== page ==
Dating from the composer's student years, these miniatures find Prokofiev in a playful mood. The opening March, with its sharp rhythm and mocking melody, looks ahead to the famous March from The Love for Three Oranges (especially harmonically, with its odd oscillation between F minor and F-sharp minor), but this is a much lighter piece. Gavotte offers early evidence of Prokofiev's Neoclassical tendencies. This is not the same Gavotte he would use in his Classical Symphony; it is more traditional (yet rather comic), a vestige of an assignment for Liadov's composition class. Rigaudon, another nod to the eighteenth century, ranges more widely than the previous movement, but lacks the fluidity and affection of the more famous Rigaudon in Ravel's Le Tombeau de Couperin. Similarly, the Mazurka is even more halting than its rhythmic pattern requires. It's not at all Chopinesque; Prokofiev adopts a Medieval organum procedure with two harmonic parts, each moving in parallel fourths. The Capriccio has a sharp Neoclassical melodic line, rocking Alberti bass figures, and a two-part form with a recapitulation and a long coda derived from the bass line; the piece might almost be mistaken for Poulenc.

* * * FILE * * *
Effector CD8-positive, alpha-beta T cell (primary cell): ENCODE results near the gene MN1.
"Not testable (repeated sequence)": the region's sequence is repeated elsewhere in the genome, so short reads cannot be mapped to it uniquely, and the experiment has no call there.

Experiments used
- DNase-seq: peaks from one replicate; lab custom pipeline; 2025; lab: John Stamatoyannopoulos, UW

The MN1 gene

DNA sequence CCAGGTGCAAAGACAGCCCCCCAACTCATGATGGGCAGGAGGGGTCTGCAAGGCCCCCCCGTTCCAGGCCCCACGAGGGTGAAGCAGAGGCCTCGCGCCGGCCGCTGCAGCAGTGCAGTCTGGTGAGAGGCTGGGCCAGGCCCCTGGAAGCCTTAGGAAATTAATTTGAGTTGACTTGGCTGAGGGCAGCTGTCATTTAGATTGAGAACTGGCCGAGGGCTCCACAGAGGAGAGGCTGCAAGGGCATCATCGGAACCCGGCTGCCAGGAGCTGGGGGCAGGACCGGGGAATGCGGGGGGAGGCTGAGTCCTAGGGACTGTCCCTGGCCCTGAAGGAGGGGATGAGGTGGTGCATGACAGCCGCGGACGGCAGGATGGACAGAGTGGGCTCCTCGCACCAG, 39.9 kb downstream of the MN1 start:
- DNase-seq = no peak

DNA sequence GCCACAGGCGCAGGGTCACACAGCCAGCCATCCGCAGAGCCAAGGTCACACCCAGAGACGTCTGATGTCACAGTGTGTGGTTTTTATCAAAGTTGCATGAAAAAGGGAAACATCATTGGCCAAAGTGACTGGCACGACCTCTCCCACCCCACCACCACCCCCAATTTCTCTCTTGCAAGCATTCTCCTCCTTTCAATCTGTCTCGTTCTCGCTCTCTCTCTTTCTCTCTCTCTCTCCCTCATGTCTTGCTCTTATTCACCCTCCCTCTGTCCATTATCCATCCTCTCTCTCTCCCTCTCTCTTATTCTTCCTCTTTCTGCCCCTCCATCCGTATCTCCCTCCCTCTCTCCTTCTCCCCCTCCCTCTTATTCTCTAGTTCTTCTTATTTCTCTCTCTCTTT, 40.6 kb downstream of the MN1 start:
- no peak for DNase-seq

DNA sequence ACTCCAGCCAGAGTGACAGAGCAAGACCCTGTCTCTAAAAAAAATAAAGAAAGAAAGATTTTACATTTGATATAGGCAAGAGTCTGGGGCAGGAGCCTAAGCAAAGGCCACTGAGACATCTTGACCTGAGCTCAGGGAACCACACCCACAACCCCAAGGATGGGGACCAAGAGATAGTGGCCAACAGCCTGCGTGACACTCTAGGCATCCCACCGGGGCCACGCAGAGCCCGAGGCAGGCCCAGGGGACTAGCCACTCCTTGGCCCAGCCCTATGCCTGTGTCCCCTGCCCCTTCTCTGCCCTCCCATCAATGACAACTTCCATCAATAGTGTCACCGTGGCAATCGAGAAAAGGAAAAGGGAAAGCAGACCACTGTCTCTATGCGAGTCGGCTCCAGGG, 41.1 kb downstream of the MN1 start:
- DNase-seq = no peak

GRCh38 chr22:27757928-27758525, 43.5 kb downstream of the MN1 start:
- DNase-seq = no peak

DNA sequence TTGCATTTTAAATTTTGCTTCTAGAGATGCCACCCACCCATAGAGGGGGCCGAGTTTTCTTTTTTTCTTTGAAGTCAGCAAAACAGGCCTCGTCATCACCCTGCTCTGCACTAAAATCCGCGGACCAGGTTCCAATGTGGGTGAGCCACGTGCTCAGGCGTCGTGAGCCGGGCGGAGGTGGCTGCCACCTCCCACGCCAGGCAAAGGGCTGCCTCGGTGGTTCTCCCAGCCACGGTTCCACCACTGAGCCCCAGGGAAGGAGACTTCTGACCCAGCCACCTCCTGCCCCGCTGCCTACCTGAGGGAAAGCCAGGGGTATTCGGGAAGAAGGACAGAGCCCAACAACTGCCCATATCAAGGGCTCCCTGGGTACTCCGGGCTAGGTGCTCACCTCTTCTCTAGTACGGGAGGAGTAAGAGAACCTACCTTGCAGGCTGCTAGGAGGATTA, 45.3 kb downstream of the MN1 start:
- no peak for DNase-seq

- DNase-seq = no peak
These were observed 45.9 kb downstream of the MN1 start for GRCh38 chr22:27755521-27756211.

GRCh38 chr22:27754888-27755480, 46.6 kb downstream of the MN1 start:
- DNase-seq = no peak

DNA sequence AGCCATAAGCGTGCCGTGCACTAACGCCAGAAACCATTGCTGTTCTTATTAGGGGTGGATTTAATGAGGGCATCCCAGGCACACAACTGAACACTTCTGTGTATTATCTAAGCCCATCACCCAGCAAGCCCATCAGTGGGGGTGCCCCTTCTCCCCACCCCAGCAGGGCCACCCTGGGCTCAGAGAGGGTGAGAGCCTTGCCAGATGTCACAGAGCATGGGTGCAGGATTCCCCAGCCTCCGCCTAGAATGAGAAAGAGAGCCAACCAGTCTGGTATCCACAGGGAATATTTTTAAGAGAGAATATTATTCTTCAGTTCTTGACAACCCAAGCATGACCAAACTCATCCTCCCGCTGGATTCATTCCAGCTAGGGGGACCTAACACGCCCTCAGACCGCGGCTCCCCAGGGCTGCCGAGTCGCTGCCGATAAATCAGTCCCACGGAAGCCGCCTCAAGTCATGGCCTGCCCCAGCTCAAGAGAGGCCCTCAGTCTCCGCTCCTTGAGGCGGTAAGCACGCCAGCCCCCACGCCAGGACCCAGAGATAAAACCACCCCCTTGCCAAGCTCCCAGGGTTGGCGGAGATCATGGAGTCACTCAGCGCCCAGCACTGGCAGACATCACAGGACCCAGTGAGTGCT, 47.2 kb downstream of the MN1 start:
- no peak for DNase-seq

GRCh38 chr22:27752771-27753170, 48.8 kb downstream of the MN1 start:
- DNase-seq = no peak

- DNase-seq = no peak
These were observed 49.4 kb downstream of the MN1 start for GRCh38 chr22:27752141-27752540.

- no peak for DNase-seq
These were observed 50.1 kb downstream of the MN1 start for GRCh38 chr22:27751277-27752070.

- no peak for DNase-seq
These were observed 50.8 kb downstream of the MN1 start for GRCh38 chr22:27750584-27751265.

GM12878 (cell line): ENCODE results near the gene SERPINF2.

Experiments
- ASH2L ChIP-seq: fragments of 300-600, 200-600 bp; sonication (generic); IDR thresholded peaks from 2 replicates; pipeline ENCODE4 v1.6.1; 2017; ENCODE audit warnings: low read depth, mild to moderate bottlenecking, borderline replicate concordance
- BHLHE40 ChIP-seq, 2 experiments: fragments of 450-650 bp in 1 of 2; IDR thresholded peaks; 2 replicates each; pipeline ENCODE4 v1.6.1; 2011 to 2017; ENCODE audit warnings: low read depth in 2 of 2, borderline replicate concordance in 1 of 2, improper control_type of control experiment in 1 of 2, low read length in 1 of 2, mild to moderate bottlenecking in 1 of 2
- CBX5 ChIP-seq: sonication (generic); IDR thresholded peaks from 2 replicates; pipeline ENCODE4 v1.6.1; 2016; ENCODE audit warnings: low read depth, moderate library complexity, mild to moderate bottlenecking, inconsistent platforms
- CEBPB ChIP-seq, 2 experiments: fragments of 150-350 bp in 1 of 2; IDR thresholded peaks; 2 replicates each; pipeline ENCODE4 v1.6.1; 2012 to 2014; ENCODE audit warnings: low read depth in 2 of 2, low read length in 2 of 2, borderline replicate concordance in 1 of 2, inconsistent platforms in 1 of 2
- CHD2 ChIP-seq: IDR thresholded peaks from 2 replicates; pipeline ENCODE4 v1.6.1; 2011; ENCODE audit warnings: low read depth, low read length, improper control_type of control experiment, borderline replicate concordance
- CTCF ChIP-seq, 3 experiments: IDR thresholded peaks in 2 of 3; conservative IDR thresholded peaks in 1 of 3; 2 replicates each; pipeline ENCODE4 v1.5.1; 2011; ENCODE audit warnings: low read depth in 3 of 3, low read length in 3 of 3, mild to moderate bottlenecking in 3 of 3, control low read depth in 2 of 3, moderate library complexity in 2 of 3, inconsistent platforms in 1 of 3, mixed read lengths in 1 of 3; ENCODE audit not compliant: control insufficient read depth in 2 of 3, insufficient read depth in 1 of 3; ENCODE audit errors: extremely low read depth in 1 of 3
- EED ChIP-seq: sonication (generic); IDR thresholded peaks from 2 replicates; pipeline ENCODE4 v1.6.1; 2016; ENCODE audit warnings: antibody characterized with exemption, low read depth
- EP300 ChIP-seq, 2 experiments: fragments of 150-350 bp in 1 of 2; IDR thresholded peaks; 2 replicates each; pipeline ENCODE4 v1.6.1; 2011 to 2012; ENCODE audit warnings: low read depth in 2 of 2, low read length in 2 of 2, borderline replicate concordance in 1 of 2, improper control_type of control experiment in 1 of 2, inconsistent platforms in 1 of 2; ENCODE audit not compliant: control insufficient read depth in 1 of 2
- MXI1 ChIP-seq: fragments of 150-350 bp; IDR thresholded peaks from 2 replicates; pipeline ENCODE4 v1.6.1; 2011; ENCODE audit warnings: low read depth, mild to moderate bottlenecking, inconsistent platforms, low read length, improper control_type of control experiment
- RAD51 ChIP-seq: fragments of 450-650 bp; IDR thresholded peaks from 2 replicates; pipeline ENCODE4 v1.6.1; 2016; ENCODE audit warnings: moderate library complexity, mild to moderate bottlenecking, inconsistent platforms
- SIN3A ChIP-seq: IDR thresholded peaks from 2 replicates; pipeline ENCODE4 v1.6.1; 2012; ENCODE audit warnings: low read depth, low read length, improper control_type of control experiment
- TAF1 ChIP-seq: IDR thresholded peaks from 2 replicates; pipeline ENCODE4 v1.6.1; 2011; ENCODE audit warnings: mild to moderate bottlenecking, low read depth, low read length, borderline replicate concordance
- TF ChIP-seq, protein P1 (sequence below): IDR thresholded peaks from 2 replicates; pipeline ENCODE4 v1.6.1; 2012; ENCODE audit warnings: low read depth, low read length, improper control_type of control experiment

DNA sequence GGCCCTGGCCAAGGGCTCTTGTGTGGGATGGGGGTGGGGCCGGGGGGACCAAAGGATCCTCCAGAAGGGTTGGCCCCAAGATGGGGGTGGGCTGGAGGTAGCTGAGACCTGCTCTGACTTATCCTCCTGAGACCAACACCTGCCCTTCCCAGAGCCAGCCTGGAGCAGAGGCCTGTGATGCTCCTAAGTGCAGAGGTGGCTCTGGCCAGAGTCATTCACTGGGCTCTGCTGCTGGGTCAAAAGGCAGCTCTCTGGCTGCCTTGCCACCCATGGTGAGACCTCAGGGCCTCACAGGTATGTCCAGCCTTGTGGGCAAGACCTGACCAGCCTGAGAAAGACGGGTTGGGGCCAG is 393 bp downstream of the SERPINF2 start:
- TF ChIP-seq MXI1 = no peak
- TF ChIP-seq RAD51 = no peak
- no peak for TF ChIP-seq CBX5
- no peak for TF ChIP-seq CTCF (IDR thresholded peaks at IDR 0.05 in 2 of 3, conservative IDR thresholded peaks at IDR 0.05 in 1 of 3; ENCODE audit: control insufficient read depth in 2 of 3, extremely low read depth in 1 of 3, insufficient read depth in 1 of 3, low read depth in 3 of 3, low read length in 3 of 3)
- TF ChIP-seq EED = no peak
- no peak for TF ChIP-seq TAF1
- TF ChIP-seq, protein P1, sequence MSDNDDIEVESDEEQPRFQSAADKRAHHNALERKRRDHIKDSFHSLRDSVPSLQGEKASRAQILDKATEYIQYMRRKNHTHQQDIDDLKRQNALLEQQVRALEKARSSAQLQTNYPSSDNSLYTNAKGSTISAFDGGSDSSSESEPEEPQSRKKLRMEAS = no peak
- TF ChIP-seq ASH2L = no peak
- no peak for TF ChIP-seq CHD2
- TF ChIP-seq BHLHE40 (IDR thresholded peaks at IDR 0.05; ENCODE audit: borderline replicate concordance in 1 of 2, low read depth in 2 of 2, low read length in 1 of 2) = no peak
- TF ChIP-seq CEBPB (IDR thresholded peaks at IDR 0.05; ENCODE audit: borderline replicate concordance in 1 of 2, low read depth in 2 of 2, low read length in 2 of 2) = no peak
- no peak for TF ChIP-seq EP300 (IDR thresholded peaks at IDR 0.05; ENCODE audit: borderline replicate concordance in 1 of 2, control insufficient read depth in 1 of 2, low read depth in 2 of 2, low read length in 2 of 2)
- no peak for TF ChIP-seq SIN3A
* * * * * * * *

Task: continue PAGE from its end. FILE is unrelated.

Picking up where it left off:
Legend carries no specific program. It begins with a quiet, tentative passage, a brief adagio interruption, then an answer to the opening material, all of which is repeated; next comes an Andante religioso section with its own rudimentary variations, then essentially a reverse of the first section. The Prelude, sometimes encountered in a transcription for harp ("Harp" is, in fact, its subtitle), is a rapid, sparkling, heavily figurated etude. The ABA- patterned Allemande returns to the Neoclassical approach of the Gavotte, now with a comically stomping rhythm (those oafish Germans ...) and a mildly grotesque atmosphere. Humorous Scherzo, with the notation "for four bassoons," is centered toward the low end of the keyboard, with a quick yet grumbling left-hand accompaniment. The brief trio section is comparatively placid and straightforward. The set concludes with another Scherzo, this one without an adjective. It's a vivacissimo perpetuum mobile in a breathtaking flurry of sixteenth notes, beginning pianissimo and building steadily to the sff finish.